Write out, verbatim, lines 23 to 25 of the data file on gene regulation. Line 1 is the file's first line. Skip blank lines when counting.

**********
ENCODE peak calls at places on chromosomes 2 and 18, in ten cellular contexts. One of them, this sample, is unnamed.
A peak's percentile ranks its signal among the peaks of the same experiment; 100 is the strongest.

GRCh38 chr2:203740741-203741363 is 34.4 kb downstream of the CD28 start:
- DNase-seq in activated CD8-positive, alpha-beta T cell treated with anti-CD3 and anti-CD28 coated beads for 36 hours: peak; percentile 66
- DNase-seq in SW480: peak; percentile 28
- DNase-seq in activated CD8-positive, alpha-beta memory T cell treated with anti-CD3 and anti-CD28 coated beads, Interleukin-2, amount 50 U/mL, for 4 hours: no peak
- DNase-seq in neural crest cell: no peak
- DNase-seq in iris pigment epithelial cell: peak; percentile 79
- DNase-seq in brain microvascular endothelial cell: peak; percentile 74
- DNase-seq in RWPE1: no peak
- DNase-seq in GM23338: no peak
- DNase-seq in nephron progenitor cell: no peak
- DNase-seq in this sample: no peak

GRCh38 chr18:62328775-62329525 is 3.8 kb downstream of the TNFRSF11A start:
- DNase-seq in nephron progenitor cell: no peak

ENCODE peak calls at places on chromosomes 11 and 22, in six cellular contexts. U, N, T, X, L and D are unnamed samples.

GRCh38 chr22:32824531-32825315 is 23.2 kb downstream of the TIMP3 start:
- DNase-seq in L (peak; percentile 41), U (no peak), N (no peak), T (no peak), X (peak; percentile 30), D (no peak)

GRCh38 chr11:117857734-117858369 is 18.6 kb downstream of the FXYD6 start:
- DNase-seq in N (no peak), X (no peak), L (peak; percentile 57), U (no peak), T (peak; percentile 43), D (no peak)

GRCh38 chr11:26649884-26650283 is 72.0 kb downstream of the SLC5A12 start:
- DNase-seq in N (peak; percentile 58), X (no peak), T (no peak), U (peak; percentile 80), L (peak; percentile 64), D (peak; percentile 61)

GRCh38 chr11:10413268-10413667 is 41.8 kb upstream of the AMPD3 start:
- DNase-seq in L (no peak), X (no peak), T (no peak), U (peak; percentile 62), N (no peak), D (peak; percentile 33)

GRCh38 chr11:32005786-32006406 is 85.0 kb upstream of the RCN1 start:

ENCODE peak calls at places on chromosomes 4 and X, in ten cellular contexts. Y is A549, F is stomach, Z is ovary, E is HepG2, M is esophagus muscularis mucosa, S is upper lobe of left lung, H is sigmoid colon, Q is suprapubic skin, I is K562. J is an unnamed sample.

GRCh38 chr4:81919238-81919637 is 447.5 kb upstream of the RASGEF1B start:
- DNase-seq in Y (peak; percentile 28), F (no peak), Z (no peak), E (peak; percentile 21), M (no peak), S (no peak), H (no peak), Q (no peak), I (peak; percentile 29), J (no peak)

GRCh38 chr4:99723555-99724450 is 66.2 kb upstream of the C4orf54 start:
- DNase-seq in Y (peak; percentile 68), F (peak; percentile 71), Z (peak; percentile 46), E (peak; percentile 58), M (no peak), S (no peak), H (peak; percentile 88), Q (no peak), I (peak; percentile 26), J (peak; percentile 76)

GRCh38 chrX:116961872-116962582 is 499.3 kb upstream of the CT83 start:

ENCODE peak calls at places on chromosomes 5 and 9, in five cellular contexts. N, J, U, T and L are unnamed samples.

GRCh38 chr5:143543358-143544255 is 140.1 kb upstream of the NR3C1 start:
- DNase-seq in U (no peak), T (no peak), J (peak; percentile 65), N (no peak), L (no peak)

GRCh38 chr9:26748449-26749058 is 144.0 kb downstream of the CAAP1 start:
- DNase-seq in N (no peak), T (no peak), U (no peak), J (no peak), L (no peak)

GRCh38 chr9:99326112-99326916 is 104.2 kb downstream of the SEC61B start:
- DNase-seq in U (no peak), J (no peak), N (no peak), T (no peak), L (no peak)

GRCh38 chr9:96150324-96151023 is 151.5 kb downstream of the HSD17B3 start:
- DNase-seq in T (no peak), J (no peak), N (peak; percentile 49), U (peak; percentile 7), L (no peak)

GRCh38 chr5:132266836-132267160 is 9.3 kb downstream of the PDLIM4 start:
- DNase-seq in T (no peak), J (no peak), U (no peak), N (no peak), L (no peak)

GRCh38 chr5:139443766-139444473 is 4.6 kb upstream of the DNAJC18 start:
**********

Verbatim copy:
GRCh38 chr11:10413268-10413667 is 41.8 kb upstream of the AMPD3 start:
- DNase-seq in L (no peak), X (no peak), T (no peak), U (peak; percentile 62), N (no peak), D (peak; percentile 33)

GRCh38 chr11:32005786-32006406 is 85.0 kb upstream of the RCN1 start: